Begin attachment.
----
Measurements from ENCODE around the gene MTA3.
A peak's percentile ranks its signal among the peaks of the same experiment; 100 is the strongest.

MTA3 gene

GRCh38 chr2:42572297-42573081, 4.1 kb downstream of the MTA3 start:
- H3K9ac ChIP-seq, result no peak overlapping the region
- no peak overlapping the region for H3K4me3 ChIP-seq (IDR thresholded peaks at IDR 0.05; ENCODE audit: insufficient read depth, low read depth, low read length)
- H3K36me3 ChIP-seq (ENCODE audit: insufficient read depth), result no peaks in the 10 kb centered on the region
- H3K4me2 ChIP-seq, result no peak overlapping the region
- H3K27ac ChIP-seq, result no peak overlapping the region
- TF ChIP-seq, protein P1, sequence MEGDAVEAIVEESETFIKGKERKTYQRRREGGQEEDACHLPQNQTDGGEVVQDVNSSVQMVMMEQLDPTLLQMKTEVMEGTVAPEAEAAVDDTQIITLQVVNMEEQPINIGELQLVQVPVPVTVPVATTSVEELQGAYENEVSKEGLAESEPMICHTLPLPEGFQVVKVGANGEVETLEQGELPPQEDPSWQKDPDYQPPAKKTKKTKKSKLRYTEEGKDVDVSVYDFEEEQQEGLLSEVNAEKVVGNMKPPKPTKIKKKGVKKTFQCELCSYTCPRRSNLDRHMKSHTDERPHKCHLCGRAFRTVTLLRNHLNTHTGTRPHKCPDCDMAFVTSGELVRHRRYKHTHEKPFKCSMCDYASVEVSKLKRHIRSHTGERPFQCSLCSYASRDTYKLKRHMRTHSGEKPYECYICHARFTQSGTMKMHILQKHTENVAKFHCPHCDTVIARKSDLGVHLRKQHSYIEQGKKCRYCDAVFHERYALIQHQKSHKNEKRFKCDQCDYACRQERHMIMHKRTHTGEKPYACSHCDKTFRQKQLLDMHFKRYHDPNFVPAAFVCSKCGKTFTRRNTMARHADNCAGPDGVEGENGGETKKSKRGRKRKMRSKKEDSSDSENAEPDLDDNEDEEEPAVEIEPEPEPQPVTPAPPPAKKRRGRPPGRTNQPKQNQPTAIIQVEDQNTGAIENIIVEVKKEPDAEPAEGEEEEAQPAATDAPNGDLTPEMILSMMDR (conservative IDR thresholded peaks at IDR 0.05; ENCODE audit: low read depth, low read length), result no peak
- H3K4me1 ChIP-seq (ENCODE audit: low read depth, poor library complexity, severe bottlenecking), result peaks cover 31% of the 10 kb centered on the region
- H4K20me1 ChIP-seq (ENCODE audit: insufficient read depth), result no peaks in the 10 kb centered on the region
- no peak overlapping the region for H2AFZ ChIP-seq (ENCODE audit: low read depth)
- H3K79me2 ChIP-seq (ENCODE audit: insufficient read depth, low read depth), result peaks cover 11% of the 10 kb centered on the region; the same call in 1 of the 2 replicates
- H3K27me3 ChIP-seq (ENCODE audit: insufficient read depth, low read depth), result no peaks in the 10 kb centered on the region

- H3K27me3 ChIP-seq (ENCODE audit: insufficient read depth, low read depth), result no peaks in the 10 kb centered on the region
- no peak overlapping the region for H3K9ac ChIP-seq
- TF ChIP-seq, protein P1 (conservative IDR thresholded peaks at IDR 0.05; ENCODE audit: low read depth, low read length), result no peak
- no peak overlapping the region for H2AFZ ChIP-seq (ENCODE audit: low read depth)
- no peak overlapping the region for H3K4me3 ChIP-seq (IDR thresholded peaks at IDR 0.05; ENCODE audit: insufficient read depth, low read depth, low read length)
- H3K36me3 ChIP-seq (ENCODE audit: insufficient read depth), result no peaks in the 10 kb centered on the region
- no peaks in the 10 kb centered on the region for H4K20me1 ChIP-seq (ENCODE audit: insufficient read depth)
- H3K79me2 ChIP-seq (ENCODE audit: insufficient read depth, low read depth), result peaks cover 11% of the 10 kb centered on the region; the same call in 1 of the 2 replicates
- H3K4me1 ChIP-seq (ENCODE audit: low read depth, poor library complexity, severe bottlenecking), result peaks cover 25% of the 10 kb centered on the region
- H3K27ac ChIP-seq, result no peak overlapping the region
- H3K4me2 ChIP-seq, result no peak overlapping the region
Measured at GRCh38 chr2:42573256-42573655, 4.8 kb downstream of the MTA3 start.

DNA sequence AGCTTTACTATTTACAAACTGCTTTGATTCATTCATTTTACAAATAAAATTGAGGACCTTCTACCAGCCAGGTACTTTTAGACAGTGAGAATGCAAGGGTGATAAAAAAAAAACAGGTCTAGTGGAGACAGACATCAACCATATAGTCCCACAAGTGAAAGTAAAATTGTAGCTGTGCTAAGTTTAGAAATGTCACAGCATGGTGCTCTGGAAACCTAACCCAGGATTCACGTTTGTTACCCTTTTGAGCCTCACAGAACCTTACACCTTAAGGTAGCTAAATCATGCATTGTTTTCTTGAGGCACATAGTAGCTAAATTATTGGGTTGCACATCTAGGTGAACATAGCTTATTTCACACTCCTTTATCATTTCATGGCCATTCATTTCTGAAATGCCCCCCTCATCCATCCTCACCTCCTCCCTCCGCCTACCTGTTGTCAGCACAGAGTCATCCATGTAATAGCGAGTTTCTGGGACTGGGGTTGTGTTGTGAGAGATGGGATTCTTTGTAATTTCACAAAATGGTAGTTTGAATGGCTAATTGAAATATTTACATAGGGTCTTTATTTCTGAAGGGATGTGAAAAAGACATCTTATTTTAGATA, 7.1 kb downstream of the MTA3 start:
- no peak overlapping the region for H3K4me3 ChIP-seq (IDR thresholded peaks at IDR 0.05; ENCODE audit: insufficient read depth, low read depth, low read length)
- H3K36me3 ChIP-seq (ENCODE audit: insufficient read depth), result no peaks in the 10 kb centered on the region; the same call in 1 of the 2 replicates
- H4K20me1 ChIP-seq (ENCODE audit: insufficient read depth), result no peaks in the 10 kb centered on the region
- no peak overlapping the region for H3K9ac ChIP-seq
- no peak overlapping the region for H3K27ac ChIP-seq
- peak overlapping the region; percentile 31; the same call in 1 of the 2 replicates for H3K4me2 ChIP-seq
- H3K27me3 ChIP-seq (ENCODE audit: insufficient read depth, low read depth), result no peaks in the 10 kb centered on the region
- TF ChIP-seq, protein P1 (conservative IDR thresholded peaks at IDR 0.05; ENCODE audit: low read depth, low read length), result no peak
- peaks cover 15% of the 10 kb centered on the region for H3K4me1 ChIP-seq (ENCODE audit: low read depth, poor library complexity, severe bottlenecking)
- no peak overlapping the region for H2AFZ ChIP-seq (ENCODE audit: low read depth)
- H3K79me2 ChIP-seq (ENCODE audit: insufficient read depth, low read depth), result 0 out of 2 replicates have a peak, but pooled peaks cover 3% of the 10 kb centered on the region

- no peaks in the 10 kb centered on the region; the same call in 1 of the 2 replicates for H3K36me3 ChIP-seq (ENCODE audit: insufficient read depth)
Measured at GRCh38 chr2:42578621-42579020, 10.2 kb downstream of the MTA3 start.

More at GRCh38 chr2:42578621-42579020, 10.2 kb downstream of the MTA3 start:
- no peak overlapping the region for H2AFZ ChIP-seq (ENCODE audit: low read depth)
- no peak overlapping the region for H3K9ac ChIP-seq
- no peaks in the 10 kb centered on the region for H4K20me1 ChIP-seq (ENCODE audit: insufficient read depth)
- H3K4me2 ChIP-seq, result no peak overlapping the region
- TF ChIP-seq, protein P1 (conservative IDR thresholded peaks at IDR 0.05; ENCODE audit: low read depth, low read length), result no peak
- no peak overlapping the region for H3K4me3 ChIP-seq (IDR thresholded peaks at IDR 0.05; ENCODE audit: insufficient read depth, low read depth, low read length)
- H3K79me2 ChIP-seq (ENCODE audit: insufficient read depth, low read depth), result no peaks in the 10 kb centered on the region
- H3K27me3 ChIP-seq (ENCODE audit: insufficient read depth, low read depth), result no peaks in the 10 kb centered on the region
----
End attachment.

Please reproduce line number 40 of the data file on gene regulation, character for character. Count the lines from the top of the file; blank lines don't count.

- no peaks in the 10 kb centered on the region; the same call in 1 of the 2 replicates for H3K36me3 ChIP-seq (ENCODE audit: insufficient read depth)